The test buffet meal consisted of four food categories suitable for a morning or midday meal based on predominant tastes (savoury or non-savoury) and the levels of fat content (high vs. low): low-fat sweet, high-fat sweet, low-fat savoury or high-fat savoury foods. High fat foods were defined as a minimum 25% (w
) fat content. Two food items were selected to be offered as choices for each of the four categories. All foods served were provided in excess of the estimated energy requirements (three times the suggested serving size). Menus, nutritional information and serving size of each food item are shown in Table 2
Each food item was weighted before and after the ad libitum eating session. Total carbohydrate, protein, fat, sodium and energy intakes were calculated from the nutritional information supplied in the label of the commercial products. In addition, the sensory-based food choices and consumption were measured by combining the amount of food consumed from food items classified as “sweet” or “savoury”. The intake of the following food categories and nutrients were included for analysis: total energy (kJ), carbohydrate, protein, fat or sodium (in grams and as % of total energy); sweet foods (including the sum of intake of low or high-fat sweet food categories); savoury foods (including the sum of the intake of low or high-fat savoury food categories).
2.4. Gene Sequencing
Oral cell samples were collected using the Gentra Puregene Buccal Cell Kit (Qiagen, Germantown, MD, USA) and DNA was extracted following the protocol recommended by the supplier. Target SNPs were selected with two criteria: (1) involving the taste receptor genes (TAS1R1/TAS1R3) previously reported to be associated with umami taste perception [13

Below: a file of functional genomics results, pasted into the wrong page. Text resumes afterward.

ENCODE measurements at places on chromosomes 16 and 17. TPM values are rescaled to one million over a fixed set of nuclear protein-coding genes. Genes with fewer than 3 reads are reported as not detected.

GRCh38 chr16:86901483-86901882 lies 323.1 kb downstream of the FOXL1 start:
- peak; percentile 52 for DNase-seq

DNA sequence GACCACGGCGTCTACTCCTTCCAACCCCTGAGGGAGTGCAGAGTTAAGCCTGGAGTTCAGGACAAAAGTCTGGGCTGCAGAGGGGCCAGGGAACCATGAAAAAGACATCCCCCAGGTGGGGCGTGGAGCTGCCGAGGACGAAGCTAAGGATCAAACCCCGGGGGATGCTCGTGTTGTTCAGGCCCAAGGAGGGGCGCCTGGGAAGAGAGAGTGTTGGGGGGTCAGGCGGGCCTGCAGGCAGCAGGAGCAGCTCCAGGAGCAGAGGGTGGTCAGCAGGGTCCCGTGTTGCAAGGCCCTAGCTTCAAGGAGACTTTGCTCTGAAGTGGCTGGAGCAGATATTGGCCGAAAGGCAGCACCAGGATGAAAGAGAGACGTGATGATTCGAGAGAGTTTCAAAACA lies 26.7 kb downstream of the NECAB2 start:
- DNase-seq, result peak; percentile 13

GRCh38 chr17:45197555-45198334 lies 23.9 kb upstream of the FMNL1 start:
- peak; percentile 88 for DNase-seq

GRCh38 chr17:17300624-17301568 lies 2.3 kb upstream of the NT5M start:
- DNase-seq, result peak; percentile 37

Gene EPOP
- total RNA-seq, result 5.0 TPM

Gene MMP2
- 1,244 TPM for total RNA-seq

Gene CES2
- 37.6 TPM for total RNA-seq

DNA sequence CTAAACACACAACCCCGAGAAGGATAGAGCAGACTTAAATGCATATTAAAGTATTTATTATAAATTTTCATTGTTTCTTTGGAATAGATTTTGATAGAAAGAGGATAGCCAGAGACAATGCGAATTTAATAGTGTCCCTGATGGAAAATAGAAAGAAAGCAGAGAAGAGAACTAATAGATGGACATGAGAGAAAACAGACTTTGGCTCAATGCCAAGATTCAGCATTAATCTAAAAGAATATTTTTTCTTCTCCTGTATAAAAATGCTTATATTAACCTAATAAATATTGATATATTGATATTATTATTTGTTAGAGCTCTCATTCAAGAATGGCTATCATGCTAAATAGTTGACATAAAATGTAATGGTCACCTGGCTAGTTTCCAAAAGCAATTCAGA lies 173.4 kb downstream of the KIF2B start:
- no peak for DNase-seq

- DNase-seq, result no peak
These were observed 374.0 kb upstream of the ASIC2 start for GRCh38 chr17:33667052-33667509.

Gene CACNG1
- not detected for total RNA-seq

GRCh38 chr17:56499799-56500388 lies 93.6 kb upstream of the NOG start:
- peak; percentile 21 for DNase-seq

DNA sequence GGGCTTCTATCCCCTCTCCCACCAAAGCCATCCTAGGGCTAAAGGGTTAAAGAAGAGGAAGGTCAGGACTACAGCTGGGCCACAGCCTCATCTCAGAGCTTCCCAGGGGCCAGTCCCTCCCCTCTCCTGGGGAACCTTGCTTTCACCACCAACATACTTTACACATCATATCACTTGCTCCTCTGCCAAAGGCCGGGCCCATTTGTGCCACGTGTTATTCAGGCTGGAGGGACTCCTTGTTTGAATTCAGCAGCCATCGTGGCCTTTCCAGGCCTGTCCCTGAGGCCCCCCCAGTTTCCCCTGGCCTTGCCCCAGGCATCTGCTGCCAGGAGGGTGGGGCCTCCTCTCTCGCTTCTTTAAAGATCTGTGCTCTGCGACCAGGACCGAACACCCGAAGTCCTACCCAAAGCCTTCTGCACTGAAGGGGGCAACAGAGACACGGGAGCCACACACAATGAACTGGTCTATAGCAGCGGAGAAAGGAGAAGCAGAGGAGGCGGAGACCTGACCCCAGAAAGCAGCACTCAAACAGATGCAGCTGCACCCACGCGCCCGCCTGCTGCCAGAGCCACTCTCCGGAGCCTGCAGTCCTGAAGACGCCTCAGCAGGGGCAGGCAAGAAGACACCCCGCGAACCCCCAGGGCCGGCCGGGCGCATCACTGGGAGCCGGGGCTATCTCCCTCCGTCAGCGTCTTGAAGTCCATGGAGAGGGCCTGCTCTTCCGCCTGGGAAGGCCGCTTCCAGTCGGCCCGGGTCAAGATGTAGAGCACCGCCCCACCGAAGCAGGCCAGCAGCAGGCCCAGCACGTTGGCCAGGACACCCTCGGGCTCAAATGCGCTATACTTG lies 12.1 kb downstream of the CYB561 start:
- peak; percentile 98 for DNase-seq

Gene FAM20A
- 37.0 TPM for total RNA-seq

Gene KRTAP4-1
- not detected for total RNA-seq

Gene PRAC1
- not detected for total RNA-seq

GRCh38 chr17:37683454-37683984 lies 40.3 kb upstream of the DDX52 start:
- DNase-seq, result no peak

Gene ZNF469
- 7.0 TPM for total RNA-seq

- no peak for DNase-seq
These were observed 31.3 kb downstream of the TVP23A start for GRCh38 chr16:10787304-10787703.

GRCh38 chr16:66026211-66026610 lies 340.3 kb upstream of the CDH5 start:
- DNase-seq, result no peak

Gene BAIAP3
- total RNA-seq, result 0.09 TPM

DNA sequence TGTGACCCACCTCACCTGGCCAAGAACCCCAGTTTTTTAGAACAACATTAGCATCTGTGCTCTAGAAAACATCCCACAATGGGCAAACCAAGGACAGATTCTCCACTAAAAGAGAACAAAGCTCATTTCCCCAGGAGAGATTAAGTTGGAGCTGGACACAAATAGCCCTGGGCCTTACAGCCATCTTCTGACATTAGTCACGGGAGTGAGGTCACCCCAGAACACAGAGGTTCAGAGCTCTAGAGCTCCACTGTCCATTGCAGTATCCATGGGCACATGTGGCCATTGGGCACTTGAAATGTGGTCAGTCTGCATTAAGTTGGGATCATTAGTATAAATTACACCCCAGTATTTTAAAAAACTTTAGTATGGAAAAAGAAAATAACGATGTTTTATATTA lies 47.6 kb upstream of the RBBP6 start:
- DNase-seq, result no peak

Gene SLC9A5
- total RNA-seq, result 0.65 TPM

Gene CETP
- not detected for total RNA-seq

]; and (2) the allele frequency of the SNP in the population was >10% according to previous literature and the genetic database [4
]. Six target SNPs were selected: 3 TAS1R1 SNPs (rs41278020, rs34160967 and rs35118458) and 3 TAS1R3 SNPs (rs307355, rs307377 and rs35744813). The method of SNP genotyping was validated by the Australian Genome Research Facility (AGRF). Target DNA was amplified using custom-designed PCR primers in a final reaction volume of 5 µL, PCR conditions were 95 °C for 2 min, followed by 45 cycles of 95 °C for 30 s, 56 °C for 30 s, 72 °C for 1 min and 72 °C for 5 min and finally a holding temperature of 4 °C. Individual SNP genotyping was performed using the MassARRAY system and TyperAnalyzer from Agena Bioscience (Hamburg, Germany).